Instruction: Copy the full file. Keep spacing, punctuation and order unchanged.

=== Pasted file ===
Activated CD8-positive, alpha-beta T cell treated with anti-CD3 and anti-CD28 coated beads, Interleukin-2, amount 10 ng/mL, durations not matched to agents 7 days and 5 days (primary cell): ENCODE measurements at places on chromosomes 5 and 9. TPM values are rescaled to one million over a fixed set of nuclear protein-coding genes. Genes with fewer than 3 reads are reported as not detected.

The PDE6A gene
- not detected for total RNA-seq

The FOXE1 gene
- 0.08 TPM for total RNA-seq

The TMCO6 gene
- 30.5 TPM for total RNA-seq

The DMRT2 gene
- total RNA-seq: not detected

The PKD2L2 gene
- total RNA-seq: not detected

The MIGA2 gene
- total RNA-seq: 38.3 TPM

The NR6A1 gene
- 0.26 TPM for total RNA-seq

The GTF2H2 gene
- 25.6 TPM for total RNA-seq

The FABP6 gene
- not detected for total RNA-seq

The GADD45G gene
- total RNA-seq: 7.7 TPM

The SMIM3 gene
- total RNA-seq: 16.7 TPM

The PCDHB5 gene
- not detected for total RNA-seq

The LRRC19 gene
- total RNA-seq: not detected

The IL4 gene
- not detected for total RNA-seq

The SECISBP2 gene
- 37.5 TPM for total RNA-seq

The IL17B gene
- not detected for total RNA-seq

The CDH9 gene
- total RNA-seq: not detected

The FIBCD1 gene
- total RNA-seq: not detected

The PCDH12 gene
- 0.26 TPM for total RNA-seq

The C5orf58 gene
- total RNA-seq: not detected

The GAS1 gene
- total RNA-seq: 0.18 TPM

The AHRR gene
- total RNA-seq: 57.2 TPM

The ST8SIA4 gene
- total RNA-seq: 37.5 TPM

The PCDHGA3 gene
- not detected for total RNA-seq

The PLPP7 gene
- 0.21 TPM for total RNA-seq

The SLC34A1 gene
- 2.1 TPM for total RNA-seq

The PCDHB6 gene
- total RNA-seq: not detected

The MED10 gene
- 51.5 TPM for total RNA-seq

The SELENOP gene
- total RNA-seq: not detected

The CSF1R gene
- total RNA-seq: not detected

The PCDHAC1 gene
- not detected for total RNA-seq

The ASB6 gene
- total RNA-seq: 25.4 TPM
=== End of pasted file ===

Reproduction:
Activated CD8-positive, alpha-beta T cell treated with anti-CD3 and anti-CD28 coated beads, Interleukin-2, amount 10 ng/mL, durations not matched to agents 7 days and 5 days (primary cell): ENCODE measurements at places on chromosomes 5 and 9. TPM values are rescaled to one million over a fixed set of nuclear protein-coding genes. Genes with fewer than 3 reads are reported as not detected.

The PDE6A gene
- not detected for total RNA-seq

The FOXE1 gene
- 0.08 TPM for total RNA-seq

The TMCO6 gene
- 30.5 TPM for total RNA-seq

The DMRT2 gene
- total RNA-seq: not detected

The PKD2L2 gene
- total RNA-seq: not detected

The MIGA2 gene
- total RNA-seq: 38.3 TPM

The NR6A1 gene
- 0.26 TPM for total RNA-seq

The GTF2H2 gene
- 25.6 TPM for total RNA-seq

The FABP6 gene
- not detected for total RNA-seq

The GADD45G gene
- total RNA-seq: 7.7 TPM

The SMIM3 gene
- total RNA-seq: 16.7 TPM

The PCDHB5 gene
- not detected for total RNA-seq

The LRRC19 gene
- total RNA-seq: not detected

The IL4 gene
- not detected for total RNA-seq

The SECISBP2 gene
- 37.5 TPM for total RNA-seq

The IL17B gene
- not detected for total RNA-seq

The CDH9 gene
- total RNA-seq: not detected

The FIBCD1 gene
- total RNA-seq: not detected

The PCDH12 gene
- 0.26 TPM for total RNA-seq

The C5orf58 gene
- total RNA-seq: not detected

The GAS1 gene
- total RNA-seq: 0.18 TPM

The AHRR gene
- total RNA-seq: 57.2 TPM

The ST8SIA4 gene
- total RNA-seq: 37.5 TPM

The PCDHGA3 gene
- not detected for total RNA-seq

The PLPP7 gene
- 0.21 TPM for total RNA-seq

The SLC34A1 gene
- 2.1 TPM for total RNA-seq

The PCDHB6 gene
- total RNA-seq: not detected

The MED10 gene
- 51.5 TPM for total RNA-seq

The SELENOP gene
- total RNA-seq: not detected

The CSF1R gene
- total RNA-seq: not detected

The PCDHAC1 gene
- not detected for total RNA-seq

The ASB6 gene
- total RNA-seq: 25.4 TPM